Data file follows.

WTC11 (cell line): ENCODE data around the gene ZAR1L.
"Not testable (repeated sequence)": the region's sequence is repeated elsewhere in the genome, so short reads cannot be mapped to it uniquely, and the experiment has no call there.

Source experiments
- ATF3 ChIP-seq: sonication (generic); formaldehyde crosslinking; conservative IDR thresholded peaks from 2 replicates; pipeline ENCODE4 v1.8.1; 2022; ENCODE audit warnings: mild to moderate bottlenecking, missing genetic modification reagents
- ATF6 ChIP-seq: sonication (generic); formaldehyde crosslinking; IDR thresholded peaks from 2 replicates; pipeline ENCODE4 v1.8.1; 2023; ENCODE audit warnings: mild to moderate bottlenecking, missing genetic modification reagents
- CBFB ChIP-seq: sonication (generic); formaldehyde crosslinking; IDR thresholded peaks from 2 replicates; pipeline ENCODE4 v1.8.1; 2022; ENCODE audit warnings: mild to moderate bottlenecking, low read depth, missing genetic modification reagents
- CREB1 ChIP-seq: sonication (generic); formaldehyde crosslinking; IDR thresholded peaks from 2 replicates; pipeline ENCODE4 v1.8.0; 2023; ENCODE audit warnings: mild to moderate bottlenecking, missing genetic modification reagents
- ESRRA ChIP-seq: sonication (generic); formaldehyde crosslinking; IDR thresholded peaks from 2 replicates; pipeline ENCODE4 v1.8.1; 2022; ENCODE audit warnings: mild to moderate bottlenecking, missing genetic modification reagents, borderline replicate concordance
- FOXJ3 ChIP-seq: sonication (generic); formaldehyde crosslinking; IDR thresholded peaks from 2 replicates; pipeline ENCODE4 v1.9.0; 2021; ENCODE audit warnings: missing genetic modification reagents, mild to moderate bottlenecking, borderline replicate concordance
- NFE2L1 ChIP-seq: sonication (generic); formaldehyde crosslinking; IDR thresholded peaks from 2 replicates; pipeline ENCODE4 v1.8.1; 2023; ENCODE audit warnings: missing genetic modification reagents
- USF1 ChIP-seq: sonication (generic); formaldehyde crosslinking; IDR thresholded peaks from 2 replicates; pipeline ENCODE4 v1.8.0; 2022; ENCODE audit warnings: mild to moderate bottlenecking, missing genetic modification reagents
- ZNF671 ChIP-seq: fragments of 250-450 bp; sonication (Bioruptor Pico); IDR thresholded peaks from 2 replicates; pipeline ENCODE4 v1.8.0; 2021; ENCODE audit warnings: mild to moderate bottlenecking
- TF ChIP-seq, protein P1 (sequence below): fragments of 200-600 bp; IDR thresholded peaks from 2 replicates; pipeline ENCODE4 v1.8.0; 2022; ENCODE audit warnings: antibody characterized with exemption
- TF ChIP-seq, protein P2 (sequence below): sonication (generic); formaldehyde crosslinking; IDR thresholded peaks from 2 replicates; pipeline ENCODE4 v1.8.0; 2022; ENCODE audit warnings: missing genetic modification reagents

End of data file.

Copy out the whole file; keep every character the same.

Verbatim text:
WTC11 (cell line): ENCODE data around the gene ZAR1L.
"Not testable (repeated sequence)": the region's sequence is repeated elsewhere in the genome, so short reads cannot be mapped to it uniquely, and the experiment has no call there.

Source experiments
- ATF3 ChIP-seq: sonication (generic); formaldehyde crosslinking; conservative IDR thresholded peaks from 2 replicates; pipeline ENCODE4 v1.8.1; 2022; ENCODE audit warnings: mild to moderate bottlenecking, missing genetic modification reagents
- ATF6 ChIP-seq: sonication (generic); formaldehyde crosslinking; IDR thresholded peaks from 2 replicates; pipeline ENCODE4 v1.8.1; 2023; ENCODE audit warnings: mild to moderate bottlenecking, missing genetic modification reagents
- CBFB ChIP-seq: sonication (generic); formaldehyde crosslinking; IDR thresholded peaks from 2 replicates; pipeline ENCODE4 v1.8.1; 2022; ENCODE audit warnings: mild to moderate bottlenecking, low read depth, missing genetic modification reagents
- CREB1 ChIP-seq: sonication (generic); formaldehyde crosslinking; IDR thresholded peaks from 2 replicates; pipeline ENCODE4 v1.8.0; 2023; ENCODE audit warnings: mild to moderate bottlenecking, missing genetic modification reagents
- ESRRA ChIP-seq: sonication (generic); formaldehyde crosslinking; IDR thresholded peaks from 2 replicates; pipeline ENCODE4 v1.8.1; 2022; ENCODE audit warnings: mild to moderate bottlenecking, missing genetic modification reagents, borderline replicate concordance
- FOXJ3 ChIP-seq: sonication (generic); formaldehyde crosslinking; IDR thresholded peaks from 2 replicates; pipeline ENCODE4 v1.9.0; 2021; ENCODE audit warnings: missing genetic modification reagents, mild to moderate bottlenecking, borderline replicate concordance
- NFE2L1 ChIP-seq: sonication (generic); formaldehyde crosslinking; IDR thresholded peaks from 2 replicates; pipeline ENCODE4 v1.8.1; 2023; ENCODE audit warnings: missing genetic modification reagents
- USF1 ChIP-seq: sonication (generic); formaldehyde crosslinking; IDR thresholded peaks from 2 replicates; pipeline ENCODE4 v1.8.0; 2022; ENCODE audit warnings: mild to moderate bottlenecking, missing genetic modification reagents
- ZNF671 ChIP-seq: fragments of 250-450 bp; sonication (Bioruptor Pico); IDR thresholded peaks from 2 replicates; pipeline ENCODE4 v1.8.0; 2021; ENCODE audit warnings: mild to moderate bottlenecking
- TF ChIP-seq, protein P1 (sequence below): fragments of 200-600 bp; IDR thresholded peaks from 2 replicates; pipeline ENCODE4 v1.8.0; 2022; ENCODE audit warnings: antibody characterized with exemption
- TF ChIP-seq, protein P2 (sequence below): sonication (generic); formaldehyde crosslinking; IDR thresholded peaks from 2 replicates; pipeline ENCODE4 v1.8.0; 2022; ENCODE audit warnings: missing genetic modification reagents